We left Norfolk this morning as early as we could pay our marina bill and left the Chesapeake Bay with a good following wind.

The southern reaches of the bay and the nearby ocean are always a challenge. In addition to a large number of large commercial cargo vessels there are navy warships of all sizes and shapes who are very particular about approach distances. In addition the navy ships are usually not broadcasting their position beacon, so you have to keep track of them by radio report, visual sighting, and radar. Other harbors are busier, but this one is very high stress with a number of pinch points where everybody—large and small—has to squeeze through the same narrow spots.

Our favorable wind did not last too long, and by noon we were motoring. We expect another 24 to 36 hours of light winds before the next weather system catches up with us.

It’s quite crowded out here with at least another 10 sailboats that headed out of the Chesapeake this morning, the usual shipping and fishing traffic, and a Navy warship are all moving south along the coast.

The warship is constantly on the radio directing traffic away from his 5 mile diameter “security zone”. It makes for quite the dance as he pushes vessels to one side or the other which causes them to jump out in front of other boats with a cascade of course changes and radio chatter. It’s all much more complicated than normal traffic interactions where boats adjust course quietly and as a matter of course to keep safe distances.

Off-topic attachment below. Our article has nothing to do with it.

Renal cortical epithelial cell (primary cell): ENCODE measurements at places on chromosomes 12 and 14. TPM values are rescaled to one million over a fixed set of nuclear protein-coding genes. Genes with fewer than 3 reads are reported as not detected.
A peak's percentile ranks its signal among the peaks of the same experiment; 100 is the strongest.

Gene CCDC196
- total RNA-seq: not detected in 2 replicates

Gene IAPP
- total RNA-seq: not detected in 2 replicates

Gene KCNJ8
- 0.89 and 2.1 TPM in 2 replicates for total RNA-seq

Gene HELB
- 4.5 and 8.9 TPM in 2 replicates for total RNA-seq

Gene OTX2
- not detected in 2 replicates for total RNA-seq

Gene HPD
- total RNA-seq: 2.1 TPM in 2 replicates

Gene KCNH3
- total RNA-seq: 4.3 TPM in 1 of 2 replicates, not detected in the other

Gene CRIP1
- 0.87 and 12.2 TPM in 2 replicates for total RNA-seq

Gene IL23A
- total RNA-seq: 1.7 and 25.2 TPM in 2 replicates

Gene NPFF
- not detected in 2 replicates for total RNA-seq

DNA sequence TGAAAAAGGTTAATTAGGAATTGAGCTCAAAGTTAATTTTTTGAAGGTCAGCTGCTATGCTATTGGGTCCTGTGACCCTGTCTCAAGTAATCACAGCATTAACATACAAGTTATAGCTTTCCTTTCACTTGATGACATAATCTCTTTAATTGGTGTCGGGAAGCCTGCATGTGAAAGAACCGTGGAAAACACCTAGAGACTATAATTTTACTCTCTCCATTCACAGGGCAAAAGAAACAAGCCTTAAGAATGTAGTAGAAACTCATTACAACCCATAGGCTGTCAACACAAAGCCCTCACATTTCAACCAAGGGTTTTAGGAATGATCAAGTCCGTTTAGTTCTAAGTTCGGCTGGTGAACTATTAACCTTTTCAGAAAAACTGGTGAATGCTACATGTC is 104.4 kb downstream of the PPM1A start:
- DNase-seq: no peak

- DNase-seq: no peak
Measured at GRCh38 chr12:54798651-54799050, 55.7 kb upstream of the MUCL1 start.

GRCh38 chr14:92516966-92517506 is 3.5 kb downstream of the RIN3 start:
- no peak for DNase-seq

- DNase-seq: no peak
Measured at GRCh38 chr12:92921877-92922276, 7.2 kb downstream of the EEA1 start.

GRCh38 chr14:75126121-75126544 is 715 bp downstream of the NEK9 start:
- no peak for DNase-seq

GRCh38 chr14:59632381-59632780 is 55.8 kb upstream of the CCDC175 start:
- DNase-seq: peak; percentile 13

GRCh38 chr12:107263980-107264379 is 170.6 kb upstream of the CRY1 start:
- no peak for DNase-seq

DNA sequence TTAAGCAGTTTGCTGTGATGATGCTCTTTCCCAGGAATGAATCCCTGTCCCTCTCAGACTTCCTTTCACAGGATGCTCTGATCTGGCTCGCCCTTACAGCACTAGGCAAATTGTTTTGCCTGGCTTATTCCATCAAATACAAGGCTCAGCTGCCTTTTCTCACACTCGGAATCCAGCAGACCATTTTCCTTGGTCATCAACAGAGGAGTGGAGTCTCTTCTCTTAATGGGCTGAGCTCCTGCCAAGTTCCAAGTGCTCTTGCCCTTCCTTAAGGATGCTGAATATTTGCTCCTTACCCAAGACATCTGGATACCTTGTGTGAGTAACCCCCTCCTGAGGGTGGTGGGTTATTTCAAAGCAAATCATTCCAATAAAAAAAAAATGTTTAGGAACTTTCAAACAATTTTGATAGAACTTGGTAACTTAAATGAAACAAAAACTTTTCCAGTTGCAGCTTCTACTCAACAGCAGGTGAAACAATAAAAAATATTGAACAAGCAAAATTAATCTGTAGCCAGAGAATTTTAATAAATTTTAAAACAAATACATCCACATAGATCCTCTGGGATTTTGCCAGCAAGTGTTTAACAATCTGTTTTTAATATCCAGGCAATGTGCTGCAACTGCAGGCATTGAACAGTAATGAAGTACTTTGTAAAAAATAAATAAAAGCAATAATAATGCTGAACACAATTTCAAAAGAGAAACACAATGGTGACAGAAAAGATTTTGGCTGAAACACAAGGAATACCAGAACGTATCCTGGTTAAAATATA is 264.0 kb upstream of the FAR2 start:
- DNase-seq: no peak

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1 Response to Motorboating.

  1. Brent Cameron says:

    We had the same thing leaving on the 3rd for Bermuda and they eventually started live firing weapons so we were quite happy to have kept a safe distance from them. The lady doing the reports on the radio was very gung ho and would not be messed around with. At one point we heard a Navy airplane ask them for a position report to do a low and over and she flat out refused to divulge it citing operational security. While we could see them on radar and knew their position very accurately, we decided not to tell the Navy aircraft in case the warship decided to send a few shells our way! Made for an interesting afternoon and evening. Fair winds!


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